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30 Gluten-Free Snack Ideas

At first, gluten-free snacks seem challenging, but really the list below looks very similar to what you might have eaten as a snack before you went gluten-free. Even though you might think these snack ideas are fairly obvious, generating even the most obvious ideas helps me keep a good supply of healthy and frugal snacks in the house.

 

1. Water- Make sure you are drinking enough water throughout the day to keep those hunger pains away. If you are dehydrated, you might think you are hungry when you are actually thirsty!

 

2. Sweet Potato Fries- Alexia makes a brand of frozen sweet potato fries that you can buy at SuperTarget or most well-stocked grocery stores. For a homemade version, try Gluten Free Cooking School’s Curried Sweet Potato Fries. You can serve sweet potato fries with Annie’s Organic Natural Ketchup or Muir Glen Ketchup- both are gluten-free and contain no corn syrup. You can find both at most grocery stores.

 

3. Frozen Grapes

 

4. Marinated Carrots- Buy sliced carrot coins and marinate them overnight with your favorite low-sugar vinaigrette.

 

5. Edamame- You can buy frozen edamame at Whole Foods, Trader Joe's or Costco. When you get hungry, thaw a portion in hot water and squeeze lemon juice and sea salt over the top.

 

6. Natural Peanut Butter on Celery- you can also try a cream cheese version for calcium (Tofutti Cream Cheese for casein-free).

 

7. Toasted Pumpkin Seeds or Roasted Sunflower Seeds

 

8. Apple Butter on a Rice Cake- Since Apple Butter doesn’t actually contain butter, it is naturally gluten and casein free. Lundberg’s Rice Cakes are gluten-free, but Quaker Rice Cakes are NOT gluten-free because of cross-contamination issues.

 

9. Orange Slices-

 

10. KIND bars- You may want to save these for a special treat because they are a little pricey. You can buy KIND bars at Whole Foods or at Amazon.com.

 

11. Cold Cereal- Try Envirokidz Peanut Butter Panda Puffs (you can buy this cereal at Amazon.com, Whole Foods, or find it in some local grocery store chains) or Rice Chex at your local grocery store (make sure your cereal says gluten-free on the front of the box).

 

12. Chocolate Covered Dried Apricots/Bananas- Microwave 2 oz. bittersweet chocolate in 30 sec. intervals stirring until melted (or use double-boiler). When it is throughly melted, dip the apricots (halfway) or bananas (whole slice). Place the fruit on a cookie sheet covered in wax paper; sprinkle with crushed nuts. Put the cookie sheet in the refrigerator until the chocolate is set.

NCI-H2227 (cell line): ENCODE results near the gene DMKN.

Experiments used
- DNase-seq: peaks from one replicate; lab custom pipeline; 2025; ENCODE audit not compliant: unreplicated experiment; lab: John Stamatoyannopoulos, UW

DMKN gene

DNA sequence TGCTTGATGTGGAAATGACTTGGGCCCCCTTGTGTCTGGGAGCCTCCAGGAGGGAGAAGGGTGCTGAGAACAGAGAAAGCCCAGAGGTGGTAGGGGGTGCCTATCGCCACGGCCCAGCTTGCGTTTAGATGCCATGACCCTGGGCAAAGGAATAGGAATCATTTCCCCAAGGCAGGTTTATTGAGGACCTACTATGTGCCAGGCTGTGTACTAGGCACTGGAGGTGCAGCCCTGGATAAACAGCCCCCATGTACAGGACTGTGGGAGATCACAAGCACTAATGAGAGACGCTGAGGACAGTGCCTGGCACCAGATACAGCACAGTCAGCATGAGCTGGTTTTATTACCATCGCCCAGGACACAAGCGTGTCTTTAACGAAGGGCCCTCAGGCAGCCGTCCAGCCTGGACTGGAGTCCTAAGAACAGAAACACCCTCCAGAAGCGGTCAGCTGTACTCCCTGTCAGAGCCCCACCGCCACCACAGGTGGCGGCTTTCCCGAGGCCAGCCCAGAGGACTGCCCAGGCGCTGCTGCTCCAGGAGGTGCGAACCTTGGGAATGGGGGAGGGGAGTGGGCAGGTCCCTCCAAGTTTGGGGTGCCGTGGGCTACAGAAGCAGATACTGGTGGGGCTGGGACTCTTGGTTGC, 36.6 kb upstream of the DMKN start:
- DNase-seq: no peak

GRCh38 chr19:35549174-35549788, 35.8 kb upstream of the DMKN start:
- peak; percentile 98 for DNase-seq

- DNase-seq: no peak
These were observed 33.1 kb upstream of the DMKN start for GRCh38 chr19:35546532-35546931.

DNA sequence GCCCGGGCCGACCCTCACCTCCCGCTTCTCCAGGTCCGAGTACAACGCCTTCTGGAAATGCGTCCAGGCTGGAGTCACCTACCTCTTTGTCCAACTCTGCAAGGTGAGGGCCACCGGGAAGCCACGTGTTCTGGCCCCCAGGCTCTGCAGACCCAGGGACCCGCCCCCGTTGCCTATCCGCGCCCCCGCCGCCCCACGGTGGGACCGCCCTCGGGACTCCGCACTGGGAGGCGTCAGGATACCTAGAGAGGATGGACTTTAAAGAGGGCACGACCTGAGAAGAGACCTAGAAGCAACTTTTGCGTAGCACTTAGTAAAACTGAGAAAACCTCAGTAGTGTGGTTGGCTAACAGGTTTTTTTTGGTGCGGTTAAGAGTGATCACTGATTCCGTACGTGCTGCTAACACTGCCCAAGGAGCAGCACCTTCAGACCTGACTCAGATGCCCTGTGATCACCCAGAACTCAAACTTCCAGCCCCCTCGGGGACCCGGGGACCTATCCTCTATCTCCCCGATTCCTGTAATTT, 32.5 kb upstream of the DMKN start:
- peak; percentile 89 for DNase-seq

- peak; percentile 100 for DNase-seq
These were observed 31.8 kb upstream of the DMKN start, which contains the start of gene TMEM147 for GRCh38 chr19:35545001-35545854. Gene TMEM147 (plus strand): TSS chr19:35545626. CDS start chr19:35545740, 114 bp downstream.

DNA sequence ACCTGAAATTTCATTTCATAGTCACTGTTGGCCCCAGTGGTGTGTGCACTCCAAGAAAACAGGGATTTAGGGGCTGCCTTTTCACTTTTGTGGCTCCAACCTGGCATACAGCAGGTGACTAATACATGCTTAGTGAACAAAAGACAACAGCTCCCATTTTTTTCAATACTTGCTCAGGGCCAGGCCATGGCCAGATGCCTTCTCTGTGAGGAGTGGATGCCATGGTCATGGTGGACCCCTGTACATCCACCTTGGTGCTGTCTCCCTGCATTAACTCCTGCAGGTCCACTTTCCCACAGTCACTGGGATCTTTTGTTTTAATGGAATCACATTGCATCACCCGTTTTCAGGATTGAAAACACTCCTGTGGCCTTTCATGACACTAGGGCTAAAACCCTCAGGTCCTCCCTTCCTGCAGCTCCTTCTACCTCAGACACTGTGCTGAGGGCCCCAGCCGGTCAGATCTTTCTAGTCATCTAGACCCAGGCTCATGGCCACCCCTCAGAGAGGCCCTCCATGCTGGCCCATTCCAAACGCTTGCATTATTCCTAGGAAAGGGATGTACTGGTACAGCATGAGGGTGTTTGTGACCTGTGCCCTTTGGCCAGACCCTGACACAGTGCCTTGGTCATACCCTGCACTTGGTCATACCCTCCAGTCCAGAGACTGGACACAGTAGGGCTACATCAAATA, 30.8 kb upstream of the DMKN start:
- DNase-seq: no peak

13. Dried Fruit with Nuts- Apples and Walnuts, Pineapple and Pistachios, or Apricots and Almonds.

 

14. Salsa/Pico de Gallo and Chips- You can use Lundberg’s Rice Chips (there are several varieties including Sea Salt flavor) or your favorite gluten-free corn tortilla chip.You can buy a premade salsa, like Muir Glen’s Cilantro Garlic Salsa available at Safeway. You can also make nachos with gluten free Barbecue sauce or salsa.

 

15. Hard-Boiled Egg- Nothing screams low-carb like a hard-boiled egg, but it can be a satisfying mid-morning snack.

 

16. Pesto with Almond/Pecan Nut-Thin Crackers- Pesto can be made casein-free very easily with almonds, walnuts, etc. For crackers, try Almond or Pecan Nut Thin Crackers or Mary’s Gone Crackers.

 

17. Popcorn- Some consider it a junk food, but homemade popcorn in moderation is not that bad! Try adding nutritional yeast, which adds valuable B vitamins. Dairy Free Cooking has a spicy looking recipe that includes nutritional yeast.

 

18. Apricot Sorbet- The fast, un-gourmet way: Buy 2 (15 oz cans of fruit). Drain one can of fruit. Put the drained fruit and the undrained fruit with syrup in a Ziplock freezer bag. Freeze for 6 hours. Process in food processor until smooth. Freeze for 1 hr. Let stand at room temperature and then serve. Serves 4.

 

19. Tomatoes with Salt- Kalyn’s Kitchen has a recipe for Rosemary salt.

 

20. Waffle Sticks with Natural Peanut/Almond/Cashew Butter – You can make frozen gluten-free waffles and top with peanut butter and raisins, sesame seeds, extra peanuts, or fruit. A better alternative is to make homemade whole grain gluten free waffle sticks and freeze them for a great snack.

 

21. Larabars- These are expensive like all health bars, but they are wonderful when you are in a pinch and very hungry! You can buy them at Whole foods or at Amazon 30 Snack Ideas .

 

22. Chickpeas/Garbanzo Beans- Gluten Free Gobsmacked has a recipe for Fried Chickpeas. Chickpeas are packed with protein and they have a high fiber content, which prevents blood sugar levels from rising too rapidly after consuming this yummy snack.